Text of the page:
But apparently the way we make choices, including for cold remedies, is evolving. With more concern about how it makes us feel and less about what’s inside the pill.
For instance, the last time you bought a car did you lift the hood and discuss valve timing with the salesperson, or when you bought your last piece of mobile technology did you ask how many megahertz the device operates at, or when you bought that box of Tylenol did you care whether it was loaded with plenty of Chlorpheniramine Maleate? Well I didn’t, and it turns out we may have design to blame.
As an article in the today’s NY Times’ Bits column, written by Nick Bilton points out, we care less and less about the mysterious technology of the things we buy and more about the experience of using objects and yes their design. Certainly the image above demonstrates that point clearly. For me the Help Remedies package makes the decision really easy, Tylenol makes it really hard.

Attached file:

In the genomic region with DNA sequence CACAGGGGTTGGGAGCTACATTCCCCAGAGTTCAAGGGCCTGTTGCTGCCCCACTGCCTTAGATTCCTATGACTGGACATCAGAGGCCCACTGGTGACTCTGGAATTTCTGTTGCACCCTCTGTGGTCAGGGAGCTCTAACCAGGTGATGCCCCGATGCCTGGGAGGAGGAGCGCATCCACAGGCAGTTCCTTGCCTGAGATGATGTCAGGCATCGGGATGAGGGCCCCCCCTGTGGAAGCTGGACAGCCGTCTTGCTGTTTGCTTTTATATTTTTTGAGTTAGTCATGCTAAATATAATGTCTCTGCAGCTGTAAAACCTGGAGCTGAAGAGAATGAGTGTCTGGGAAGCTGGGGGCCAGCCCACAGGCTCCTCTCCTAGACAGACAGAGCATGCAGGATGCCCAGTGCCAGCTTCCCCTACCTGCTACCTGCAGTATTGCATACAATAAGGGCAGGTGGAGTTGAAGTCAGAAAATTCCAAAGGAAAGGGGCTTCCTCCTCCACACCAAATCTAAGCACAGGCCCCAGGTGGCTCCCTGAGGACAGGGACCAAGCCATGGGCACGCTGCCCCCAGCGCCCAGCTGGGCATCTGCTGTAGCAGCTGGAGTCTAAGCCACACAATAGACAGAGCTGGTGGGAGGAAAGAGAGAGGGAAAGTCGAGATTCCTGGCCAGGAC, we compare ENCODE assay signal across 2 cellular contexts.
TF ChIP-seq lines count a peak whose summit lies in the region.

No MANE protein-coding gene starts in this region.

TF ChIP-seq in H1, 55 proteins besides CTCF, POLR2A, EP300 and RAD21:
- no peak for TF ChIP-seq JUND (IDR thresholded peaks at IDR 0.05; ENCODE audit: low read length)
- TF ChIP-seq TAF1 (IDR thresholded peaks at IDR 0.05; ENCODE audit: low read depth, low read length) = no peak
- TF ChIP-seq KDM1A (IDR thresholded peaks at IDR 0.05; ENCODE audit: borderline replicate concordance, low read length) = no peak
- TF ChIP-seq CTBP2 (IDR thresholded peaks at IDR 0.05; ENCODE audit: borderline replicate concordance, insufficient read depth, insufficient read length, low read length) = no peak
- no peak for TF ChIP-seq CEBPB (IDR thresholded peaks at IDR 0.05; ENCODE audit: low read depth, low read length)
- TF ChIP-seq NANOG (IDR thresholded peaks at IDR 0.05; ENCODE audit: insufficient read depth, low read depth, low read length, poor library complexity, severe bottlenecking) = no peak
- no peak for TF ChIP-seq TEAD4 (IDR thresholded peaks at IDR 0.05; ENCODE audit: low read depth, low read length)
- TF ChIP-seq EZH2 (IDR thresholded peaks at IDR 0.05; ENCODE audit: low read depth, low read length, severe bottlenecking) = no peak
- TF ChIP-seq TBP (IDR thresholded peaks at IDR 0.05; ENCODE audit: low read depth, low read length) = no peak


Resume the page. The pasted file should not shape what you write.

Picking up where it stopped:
As John Maeda, President of the Rhode Island School of Design points out in the piece, “We’re on the tail end of technology being special. The automobile was a weird alien technology when it first debuted, then, after a while, it evolved and designers stepped in to add value to it.”
I would suggest that there are a host a consumer product areas that are also on the tail end of technology, where consumers simply don’t care about the stuff that’s in the product as much as how it makes them feel. Some marketers are catching on.